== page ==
Tag Archives: Eugene Yelchin

A Long Road on a Short Day, by Gary D. Schmidt

When Mama says that she would love to have a brown-eyed cow to give milk for the baby, Samuel’s father takes his best knife off the mantle and sets out with Samuel to make a trade. A snowstorm is brewing, so Papa says to Samuel, “Keep up. It’s a long road on a short day.”

Samuel and Papa walk from their farm to a neighbor’s barn, meet travelers on the road, and visit houses and businesses in town. Each time, they trade for another item in this cumulative tale set in an earlier time. Samuel is often wistful when they have to leave dogs, kittens, and ponies behind, but he is always polite and helpful, and his positive spirit is rewarded in the end with an extra gift just for him.

Gary Schmidt is a Newbery Medal-winning author (also reviewed here), and Long Road is based on a manuscript by his late wife, who wrote as Elizabeth Stickney. The nostalgic story is reminiscent of Laura Ingalls Wilder’s Farmer Boy, and it is refreshing to read about a young boy learning how to be a man of admirable character by observing the older men around him. This early chapter book is punctuated by Americana-style illustrations by Eugene Yelchin.

A perfect winter read for loving families.

Disclaimer: I read a library copy of this book. Opinions expressed are solely my own and may not reflect those of my employer or anyone else.

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The Assassination of Brangwain Spurge, by M.T. Anderson and Eugene Yelchin

Assassination of Brangwain SpurgeThe kingdoms of the elves and the goblins are ostensibly working to maintain a fragile peace by catapulting the elfin scholar, Brangwain Spurge, into the goblin kingdom in order to bring the goblin king a gift. Little does he know that the beautiful gem that he carries is actually a powerful bomb. His host, the goblin archivist Werfel, is also unaware of the danger as he proudly escorts Brangwain around his home and city for a few days before his meeting with the king.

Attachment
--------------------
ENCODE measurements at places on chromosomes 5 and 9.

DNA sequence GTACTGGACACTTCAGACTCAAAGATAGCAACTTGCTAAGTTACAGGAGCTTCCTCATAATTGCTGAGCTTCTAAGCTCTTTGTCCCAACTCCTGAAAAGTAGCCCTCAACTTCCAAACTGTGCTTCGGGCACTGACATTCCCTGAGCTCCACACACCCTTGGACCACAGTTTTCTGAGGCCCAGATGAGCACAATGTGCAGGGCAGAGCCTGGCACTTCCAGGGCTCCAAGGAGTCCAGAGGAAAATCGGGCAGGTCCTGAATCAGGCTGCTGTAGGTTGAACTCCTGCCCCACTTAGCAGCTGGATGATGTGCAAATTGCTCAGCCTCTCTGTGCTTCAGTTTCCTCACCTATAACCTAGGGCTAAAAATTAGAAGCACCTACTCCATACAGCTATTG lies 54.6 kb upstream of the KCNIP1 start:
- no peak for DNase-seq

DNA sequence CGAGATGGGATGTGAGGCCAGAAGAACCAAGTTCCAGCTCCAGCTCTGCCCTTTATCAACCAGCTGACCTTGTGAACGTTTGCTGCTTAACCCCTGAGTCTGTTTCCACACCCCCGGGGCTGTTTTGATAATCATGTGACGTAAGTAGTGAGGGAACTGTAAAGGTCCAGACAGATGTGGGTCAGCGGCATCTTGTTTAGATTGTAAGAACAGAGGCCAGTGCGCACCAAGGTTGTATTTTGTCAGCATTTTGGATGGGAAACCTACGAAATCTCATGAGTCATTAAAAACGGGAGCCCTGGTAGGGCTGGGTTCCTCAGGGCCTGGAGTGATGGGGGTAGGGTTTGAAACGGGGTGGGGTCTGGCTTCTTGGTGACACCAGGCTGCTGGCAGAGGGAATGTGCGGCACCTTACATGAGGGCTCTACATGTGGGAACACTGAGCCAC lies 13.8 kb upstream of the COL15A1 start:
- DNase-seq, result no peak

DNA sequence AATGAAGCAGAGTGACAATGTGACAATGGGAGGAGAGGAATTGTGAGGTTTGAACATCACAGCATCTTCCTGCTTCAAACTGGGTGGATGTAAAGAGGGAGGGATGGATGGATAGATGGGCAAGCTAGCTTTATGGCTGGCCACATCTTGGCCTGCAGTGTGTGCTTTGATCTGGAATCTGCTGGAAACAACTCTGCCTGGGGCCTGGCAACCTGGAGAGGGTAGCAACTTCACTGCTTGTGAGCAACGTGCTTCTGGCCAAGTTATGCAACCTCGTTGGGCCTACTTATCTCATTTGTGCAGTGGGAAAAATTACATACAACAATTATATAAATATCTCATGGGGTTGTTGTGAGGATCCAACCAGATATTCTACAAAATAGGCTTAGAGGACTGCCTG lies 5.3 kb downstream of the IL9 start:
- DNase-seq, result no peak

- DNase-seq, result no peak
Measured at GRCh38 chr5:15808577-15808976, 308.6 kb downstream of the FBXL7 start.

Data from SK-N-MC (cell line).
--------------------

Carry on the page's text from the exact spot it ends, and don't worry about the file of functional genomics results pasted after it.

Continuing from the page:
Brangwain is thoroughly disgusted with goblin culture, with its inedible food and their custom of keeping as mementos the skins that they shed every few years. The archivist, for his part, is less than impressed with the elfin scholar, who rudely rebuffs all of his obsequious attempts to share the most refined aspects of goblin life. Furthermore, Werfel has discovered that his guest goes into a trance in his room each evening, and he suspects that he is somehow transmitting information back to the elf government.

This wildly original story is told in both text and illustration, in much the same manner as Brian Selznick’s Wonderstruck. Anderson has written the prose chapters, and the story is deepened and continued in Yelchin’s black and white drawings across a succession of two-page spreads. The illustrations carry the key to the changing thoughts and attitudes of the two main characters as they begin to understand that reality may not be what they had been taught, and that good and evil exist in both of their kingdoms and in many of the people whom they thought they knew. But will they figure all of this out before disaster strikes?

What appears to be an almost comic fairy story holds deep relevance to our own lives as we seek to respect other cultures, but those who trust in governments may be disturbed. Reluctant readers will enjoy the fast pace and abundant illustrations. Despite being over 500 pages, it is a relatively quick read. Parents and teachers will find endless timely discussion points here. Brangwain is on everybody’s “Best of 2018” list, and you won’t read anything else remotely like it.

Recommended.

Disclaimer: I read a library copy of this book. Opinions expressed are solely my own and may not reflect those of my employer or anyone else.

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